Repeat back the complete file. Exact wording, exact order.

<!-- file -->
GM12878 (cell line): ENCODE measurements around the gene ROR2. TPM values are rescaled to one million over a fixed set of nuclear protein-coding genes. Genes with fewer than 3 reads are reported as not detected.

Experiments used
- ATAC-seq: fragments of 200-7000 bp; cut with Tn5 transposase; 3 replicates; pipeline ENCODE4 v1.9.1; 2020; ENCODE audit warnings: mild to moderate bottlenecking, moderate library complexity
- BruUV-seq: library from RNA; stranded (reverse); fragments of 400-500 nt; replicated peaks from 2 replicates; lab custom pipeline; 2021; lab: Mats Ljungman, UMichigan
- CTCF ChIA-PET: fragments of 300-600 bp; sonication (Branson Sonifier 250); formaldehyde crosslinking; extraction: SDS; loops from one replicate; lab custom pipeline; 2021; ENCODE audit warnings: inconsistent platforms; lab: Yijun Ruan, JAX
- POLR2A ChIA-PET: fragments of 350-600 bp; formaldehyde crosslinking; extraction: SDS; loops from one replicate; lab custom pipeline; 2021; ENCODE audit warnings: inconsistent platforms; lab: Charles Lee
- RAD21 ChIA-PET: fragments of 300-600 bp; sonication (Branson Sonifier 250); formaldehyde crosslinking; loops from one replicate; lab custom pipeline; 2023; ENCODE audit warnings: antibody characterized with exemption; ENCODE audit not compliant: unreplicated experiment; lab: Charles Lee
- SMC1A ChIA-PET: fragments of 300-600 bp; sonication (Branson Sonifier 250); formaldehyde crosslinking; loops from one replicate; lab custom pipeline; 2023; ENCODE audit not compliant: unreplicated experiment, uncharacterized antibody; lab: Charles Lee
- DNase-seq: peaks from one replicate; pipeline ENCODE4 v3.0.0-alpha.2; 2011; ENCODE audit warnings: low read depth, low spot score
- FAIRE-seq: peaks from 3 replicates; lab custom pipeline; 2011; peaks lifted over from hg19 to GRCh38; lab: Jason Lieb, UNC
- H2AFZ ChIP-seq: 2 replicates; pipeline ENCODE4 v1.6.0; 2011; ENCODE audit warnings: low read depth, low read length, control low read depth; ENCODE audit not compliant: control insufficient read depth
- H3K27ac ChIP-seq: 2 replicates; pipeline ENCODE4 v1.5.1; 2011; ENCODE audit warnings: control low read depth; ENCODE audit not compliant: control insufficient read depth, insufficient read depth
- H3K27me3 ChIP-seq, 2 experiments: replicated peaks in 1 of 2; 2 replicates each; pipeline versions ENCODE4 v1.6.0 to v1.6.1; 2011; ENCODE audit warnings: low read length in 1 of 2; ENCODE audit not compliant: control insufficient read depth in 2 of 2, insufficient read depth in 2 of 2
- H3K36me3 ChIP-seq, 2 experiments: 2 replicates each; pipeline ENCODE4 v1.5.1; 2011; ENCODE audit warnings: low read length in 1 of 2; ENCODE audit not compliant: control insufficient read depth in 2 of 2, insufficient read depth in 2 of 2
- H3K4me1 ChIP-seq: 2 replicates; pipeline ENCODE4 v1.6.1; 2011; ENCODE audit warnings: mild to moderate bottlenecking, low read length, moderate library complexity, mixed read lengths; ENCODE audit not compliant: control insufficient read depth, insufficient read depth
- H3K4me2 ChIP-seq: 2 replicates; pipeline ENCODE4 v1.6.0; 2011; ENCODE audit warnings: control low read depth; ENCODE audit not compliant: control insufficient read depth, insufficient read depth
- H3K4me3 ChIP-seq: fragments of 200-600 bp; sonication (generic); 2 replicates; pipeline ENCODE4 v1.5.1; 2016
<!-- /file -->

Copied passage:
GM12878 (cell line): ENCODE measurements around the gene ROR2. TPM values are rescaled to one million over a fixed set of nuclear protein-coding genes. Genes with fewer than 3 reads are reported as not detected.

Experiments used
- ATAC-seq: fragments of 200-7000 bp; cut with Tn5 transposase; 3 replicates; pipeline ENCODE4 v1.9.1; 2020; ENCODE audit warnings: mild to moderate bottlenecking, moderate library complexity
- BruUV-seq: library from RNA; stranded (reverse); fragments of 400-500 nt; replicated peaks from 2 replicates; lab custom pipeline; 2021; lab: Mats Ljungman, UMichigan
- CTCF ChIA-PET: fragments of 300-600 bp; sonication (Branson Sonifier 250); formaldehyde crosslinking; extraction: SDS; loops from one replicate; lab custom pipeline; 2021; ENCODE audit warnings: inconsistent platforms; lab: Yijun Ruan, JAX
- POLR2A ChIA-PET: fragments of 350-600 bp; formaldehyde crosslinking; extraction: SDS; loops from one replicate; lab custom pipeline; 2021; ENCODE audit warnings: inconsistent platforms; lab: Charles Lee
- RAD21 ChIA-PET: fragments of 300-600 bp; sonication (Branson Sonifier 250); formaldehyde crosslinking; loops from one replicate; lab custom pipeline; 2023; ENCODE audit warnings: antibody characterized with exemption; ENCODE audit not compliant: unreplicated experiment; lab: Charles Lee
- SMC1A ChIA-PET: fragments of 300-600 bp; sonication (Branson Sonifier 250); formaldehyde crosslinking; loops from one replicate; lab custom pipeline; 2023; ENCODE audit not compliant: unreplicated experiment, uncharacterized antibody; lab: Charles Lee
- DNase-seq: peaks from one replicate; pipeline ENCODE4 v3.0.0-alpha.2; 2011; ENCODE audit warnings: low read depth, low spot score
- FAIRE-seq: peaks from 3 replicates; lab custom pipeline; 2011; peaks lifted over from hg19 to GRCh38; lab: Jason Lieb, UNC
- H2AFZ ChIP-seq: 2 replicates; pipeline ENCODE4 v1.6.0; 2011; ENCODE audit warnings: low read depth, low read length, control low read depth; ENCODE audit not compliant: control insufficient read depth
- H3K27ac ChIP-seq: 2 replicates; pipeline ENCODE4 v1.5.1; 2011; ENCODE audit warnings: control low read depth; ENCODE audit not compliant: control insufficient read depth, insufficient read depth
- H3K27me3 ChIP-seq, 2 experiments: replicated peaks in 1 of 2; 2 replicates each; pipeline versions ENCODE4 v1.6.0 to v1.6.1; 2011; ENCODE audit warnings: low read length in 1 of 2; ENCODE audit not compliant: control insufficient read depth in 2 of 2, insufficient read depth in 2 of 2
- H3K36me3 ChIP-seq, 2 experiments: 2 replicates each; pipeline ENCODE4 v1.5.1; 2011; ENCODE audit warnings: low read length in 1 of 2; ENCODE audit not compliant: control insufficient read depth in 2 of 2, insufficient read depth in 2 of 2
- H3K4me1 ChIP-seq: 2 replicates; pipeline ENCODE4 v1.6.1; 2011; ENCODE audit warnings: mild to moderate bottlenecking, low read length, moderate library complexity, mixed read lengths; ENCODE audit not compliant: control insufficient read depth, insufficient read depth
- H3K4me2 ChIP-seq: 2 replicates; pipeline ENCODE4 v1.6.0; 2011; ENCODE audit warnings: control low read depth; ENCODE audit not compliant: control insufficient read depth, insufficient read depth
- H3K4me3 ChIP-seq: fragments of 200-600 bp; sonication (generic); 2 replicates; pipeline ENCODE4 v1.5.1; 2016